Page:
Saratoga departed from Pearl Harbor on 7 June after she was refueled, and reached the battle area early on the morning of 9 June. During the day Rear Admiral Frank Jack Fletcher (whose flagship Yorktown had been sunk during the battle) and his staff came aboard and made Saratoga his flagship. On 11 June, she transferred 34 of her carrier planes to and Enterprise to replenish their depleted air squadrons. Hornet had lost all of her torpedo bombers (Torpedo Squadron 8) in the Battle, and Enterprise had lost most of hers, too. So did USS Yorktown.
These three aircraft carriers steamed north from Hawaii to counter Japanese activity suspected in the Aleutian Islands of Alaska, but this attack did not materialize. Hence, Saratoga returned to Pearl Harbor on 13 June.
From 22 through 29 June, Saratoga carried more Marine Corps and U.S. Army Air Forces aircraft to Midway Island to replace the land-based planes shot down during the Battle of Midway.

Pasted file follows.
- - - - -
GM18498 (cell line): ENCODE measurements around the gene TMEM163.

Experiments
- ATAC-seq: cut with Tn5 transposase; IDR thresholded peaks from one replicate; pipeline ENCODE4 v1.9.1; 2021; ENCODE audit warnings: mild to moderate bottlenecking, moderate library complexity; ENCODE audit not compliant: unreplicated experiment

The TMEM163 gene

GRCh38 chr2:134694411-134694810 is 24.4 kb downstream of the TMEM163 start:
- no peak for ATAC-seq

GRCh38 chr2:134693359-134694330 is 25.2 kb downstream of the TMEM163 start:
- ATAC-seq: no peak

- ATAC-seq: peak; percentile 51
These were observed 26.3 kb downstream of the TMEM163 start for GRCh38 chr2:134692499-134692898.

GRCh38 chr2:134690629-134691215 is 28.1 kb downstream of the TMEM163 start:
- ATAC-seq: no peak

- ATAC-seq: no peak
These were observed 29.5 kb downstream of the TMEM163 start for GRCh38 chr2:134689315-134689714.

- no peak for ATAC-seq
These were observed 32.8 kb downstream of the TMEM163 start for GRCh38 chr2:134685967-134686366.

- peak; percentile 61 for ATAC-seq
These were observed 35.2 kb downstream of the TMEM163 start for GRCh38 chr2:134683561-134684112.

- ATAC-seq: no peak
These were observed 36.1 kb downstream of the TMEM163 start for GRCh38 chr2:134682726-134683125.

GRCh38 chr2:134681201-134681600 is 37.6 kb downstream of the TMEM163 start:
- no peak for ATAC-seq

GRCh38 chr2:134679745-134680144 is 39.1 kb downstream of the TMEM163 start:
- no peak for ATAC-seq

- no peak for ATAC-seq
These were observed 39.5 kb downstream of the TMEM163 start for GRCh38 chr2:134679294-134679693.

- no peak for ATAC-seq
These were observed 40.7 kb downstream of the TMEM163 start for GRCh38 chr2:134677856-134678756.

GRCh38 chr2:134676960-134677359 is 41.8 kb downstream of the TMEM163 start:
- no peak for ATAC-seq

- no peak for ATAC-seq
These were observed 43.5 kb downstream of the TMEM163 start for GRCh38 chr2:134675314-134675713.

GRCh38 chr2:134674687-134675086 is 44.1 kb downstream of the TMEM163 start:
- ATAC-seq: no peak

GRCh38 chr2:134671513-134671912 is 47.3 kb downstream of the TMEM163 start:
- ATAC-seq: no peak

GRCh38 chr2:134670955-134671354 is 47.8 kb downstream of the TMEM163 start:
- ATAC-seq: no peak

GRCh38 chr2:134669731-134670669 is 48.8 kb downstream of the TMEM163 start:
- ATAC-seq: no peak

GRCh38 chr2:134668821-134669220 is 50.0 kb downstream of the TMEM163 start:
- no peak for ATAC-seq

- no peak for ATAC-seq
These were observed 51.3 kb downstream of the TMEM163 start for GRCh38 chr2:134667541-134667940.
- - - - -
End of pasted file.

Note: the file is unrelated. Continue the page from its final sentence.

On 7 July, Saratoga steamed towards the Southwest Pacific Theater of Operations, and from 28 July through 30 July, she provided air cover for amphibious landing training in the Fiji Islands as part of the rehearsals for the planned invasion of Guadalcanal in the Solomon Islands. As the flagship of Rear Admiral Frank Jack Fletcher, Saratoga opened up the Guadalcanal campaign early on 7 August when she launched warplanes to attack Guadalcanal, Tulagi, and nearby islands. For the next two days, she also helped provide air cover for the amphibious landing of the 1st Marine Division on Guadalcanal and a smaller force on Tulagi. On the first day of the assault, a Japanese air attack was repelled by fighter planes before it got close to the American fleet. However, since further air attacks were expected, the three carriers and their escort withdrew southwards on the afternoon of 8 August to make it to a refueling rendezvous with oilers. As a result, this task force was too far south to retaliate after four heavy cruisers and several destroyers were sunk that night in a naval surface action, the disastrous Battle of Savo Island, wherein the U.S. Navy found out the hard way the Imperial Japanese Navy had a excellent night warfare doctrine and that they were well practiced in it due to ample night live fire exercises.